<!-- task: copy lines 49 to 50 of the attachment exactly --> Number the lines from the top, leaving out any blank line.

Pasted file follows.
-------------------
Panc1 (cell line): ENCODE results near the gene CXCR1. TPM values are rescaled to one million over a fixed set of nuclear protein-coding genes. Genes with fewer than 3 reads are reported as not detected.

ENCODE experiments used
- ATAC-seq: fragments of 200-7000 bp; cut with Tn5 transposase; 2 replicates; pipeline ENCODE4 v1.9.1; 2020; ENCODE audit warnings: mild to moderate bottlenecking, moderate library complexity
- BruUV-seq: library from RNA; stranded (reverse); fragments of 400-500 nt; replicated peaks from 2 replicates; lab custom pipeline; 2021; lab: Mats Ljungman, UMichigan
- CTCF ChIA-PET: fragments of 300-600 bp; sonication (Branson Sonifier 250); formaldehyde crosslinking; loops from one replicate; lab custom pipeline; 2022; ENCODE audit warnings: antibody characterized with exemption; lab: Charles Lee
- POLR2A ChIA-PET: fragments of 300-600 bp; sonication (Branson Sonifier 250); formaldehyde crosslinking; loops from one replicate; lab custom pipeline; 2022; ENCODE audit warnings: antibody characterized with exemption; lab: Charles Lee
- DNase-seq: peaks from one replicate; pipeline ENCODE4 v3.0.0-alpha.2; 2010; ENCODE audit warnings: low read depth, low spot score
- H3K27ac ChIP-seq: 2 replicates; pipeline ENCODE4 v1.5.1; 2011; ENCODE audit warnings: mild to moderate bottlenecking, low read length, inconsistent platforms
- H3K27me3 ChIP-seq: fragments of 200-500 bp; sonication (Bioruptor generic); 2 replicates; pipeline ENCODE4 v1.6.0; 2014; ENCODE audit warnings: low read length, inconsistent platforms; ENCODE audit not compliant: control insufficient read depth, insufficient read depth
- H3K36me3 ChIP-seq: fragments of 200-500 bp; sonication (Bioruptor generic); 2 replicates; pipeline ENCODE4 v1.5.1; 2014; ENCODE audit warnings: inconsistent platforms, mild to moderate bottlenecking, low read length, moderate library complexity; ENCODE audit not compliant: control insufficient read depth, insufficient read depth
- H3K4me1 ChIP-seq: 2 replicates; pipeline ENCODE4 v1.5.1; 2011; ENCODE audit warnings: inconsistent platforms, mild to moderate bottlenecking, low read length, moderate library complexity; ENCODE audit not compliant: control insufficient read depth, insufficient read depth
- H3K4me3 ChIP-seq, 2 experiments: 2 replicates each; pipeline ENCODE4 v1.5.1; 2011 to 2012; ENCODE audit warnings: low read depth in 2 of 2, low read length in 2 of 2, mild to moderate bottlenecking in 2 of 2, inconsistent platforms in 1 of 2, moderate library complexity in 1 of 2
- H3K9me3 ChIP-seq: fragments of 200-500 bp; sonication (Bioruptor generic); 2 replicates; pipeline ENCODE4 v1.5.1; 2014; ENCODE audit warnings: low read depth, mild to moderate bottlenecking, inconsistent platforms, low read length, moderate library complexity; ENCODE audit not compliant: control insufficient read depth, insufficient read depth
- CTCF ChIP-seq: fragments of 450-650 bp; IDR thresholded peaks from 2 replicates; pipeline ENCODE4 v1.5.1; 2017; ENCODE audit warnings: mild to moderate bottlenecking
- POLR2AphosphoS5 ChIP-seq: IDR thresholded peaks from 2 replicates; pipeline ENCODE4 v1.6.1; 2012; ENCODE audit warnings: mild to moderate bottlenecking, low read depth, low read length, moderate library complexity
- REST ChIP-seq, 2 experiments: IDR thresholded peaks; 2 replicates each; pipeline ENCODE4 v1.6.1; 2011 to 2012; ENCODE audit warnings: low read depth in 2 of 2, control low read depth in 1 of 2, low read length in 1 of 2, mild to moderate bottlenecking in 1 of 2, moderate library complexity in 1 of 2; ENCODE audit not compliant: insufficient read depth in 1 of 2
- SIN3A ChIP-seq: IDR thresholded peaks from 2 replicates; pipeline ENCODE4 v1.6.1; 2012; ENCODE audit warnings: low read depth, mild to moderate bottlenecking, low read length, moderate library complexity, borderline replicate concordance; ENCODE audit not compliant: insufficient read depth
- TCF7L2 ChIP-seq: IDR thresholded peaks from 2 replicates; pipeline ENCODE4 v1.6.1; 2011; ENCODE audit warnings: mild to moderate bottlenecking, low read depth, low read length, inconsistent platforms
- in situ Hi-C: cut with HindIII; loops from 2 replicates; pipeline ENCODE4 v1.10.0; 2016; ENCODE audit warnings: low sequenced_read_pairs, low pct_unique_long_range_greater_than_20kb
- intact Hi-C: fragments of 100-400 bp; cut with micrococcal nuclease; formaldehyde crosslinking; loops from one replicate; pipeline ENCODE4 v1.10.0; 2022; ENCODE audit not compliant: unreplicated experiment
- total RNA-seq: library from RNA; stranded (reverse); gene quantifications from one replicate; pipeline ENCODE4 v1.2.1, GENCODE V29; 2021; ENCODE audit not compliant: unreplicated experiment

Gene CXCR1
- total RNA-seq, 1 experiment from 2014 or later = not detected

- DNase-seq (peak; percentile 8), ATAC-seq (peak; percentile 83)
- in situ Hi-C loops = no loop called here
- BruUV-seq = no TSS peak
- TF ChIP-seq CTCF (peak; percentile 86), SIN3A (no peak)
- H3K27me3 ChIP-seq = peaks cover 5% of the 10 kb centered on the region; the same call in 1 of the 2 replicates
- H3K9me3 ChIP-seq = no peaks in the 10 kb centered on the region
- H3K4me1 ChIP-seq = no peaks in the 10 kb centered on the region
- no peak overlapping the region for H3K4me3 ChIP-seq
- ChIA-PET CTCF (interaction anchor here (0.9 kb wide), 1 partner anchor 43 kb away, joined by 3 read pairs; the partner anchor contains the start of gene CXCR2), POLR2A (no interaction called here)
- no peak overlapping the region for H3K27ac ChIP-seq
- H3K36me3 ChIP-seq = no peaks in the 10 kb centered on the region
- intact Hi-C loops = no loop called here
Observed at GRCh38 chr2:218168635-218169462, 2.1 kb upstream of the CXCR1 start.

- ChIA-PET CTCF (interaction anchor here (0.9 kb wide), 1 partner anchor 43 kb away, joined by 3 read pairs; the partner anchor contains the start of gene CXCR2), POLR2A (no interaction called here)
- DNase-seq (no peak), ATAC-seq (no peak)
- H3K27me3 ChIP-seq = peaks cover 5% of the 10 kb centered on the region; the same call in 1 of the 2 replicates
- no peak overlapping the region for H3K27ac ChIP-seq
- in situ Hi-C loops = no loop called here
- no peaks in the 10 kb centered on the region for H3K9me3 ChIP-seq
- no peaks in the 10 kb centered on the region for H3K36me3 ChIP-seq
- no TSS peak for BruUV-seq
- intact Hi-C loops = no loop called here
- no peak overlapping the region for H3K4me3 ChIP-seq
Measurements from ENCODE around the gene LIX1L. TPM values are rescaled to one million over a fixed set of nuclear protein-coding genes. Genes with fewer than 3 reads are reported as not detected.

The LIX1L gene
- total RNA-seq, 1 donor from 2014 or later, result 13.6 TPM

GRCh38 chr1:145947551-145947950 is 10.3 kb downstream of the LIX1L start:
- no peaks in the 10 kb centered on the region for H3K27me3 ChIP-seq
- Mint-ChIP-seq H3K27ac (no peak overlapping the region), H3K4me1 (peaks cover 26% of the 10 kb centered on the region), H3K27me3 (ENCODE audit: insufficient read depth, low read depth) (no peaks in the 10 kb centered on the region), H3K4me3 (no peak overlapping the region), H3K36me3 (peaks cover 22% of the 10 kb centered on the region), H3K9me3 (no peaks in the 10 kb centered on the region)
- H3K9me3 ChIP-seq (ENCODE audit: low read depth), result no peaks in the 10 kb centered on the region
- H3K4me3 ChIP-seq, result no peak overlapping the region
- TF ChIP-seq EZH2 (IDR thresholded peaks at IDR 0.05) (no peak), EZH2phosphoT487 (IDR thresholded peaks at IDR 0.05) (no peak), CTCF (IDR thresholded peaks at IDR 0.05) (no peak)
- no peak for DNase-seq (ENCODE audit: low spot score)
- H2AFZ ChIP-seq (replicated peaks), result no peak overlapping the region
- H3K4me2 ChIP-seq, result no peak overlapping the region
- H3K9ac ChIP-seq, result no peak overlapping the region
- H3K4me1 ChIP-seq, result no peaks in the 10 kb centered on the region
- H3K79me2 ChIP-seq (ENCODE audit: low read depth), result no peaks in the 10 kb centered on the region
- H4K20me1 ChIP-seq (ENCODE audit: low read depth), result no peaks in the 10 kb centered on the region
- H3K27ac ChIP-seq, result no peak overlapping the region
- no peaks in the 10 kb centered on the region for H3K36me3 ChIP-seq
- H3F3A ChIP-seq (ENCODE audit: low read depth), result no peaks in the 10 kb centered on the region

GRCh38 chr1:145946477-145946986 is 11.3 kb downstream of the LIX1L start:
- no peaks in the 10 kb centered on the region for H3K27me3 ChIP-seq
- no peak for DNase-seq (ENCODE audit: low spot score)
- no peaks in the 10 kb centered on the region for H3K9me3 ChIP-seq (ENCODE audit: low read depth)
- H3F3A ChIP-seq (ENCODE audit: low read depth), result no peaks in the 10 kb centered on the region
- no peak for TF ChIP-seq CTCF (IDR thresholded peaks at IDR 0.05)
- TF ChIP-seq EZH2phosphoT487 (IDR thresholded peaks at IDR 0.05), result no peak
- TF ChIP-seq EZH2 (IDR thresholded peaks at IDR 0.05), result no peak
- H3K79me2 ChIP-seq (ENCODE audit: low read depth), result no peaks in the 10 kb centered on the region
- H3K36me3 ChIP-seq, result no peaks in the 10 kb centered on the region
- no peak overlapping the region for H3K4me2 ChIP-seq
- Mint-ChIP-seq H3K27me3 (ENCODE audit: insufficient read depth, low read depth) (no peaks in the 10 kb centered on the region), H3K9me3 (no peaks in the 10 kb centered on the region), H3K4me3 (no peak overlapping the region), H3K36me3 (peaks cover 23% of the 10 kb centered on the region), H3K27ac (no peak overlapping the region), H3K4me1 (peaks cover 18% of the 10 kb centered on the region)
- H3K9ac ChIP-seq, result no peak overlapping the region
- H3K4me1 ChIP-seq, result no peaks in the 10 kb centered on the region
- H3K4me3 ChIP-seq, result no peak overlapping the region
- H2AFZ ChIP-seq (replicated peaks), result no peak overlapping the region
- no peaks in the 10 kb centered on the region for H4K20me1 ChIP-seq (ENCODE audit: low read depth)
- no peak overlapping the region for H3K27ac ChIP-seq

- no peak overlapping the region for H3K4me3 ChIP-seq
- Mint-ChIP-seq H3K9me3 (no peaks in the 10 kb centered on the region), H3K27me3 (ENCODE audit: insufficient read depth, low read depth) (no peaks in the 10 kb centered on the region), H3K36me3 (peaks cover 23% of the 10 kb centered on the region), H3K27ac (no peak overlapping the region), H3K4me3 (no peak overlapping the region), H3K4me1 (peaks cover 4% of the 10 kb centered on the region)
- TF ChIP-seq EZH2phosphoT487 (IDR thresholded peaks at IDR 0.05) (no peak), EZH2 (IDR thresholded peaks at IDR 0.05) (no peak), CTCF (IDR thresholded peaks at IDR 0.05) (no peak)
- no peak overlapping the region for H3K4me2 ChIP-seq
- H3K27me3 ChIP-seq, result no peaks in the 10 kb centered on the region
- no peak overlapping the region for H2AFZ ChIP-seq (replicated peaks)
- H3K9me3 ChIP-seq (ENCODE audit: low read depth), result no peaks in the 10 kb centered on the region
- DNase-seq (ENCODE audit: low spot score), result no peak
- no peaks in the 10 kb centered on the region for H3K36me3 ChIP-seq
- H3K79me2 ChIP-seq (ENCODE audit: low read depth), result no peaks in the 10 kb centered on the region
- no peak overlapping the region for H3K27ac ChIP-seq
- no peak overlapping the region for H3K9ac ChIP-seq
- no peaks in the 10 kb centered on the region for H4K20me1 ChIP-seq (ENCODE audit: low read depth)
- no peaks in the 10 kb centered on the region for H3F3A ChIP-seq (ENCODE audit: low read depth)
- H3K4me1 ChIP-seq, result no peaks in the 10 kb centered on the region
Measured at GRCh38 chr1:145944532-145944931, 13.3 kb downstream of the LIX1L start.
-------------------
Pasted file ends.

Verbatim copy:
- total RNA-seq, 1 donor from 2014 or later, result 13.6 TPM

GRCh38 chr1:145947551-145947950 is 10.3 kb downstream of the LIX1L start: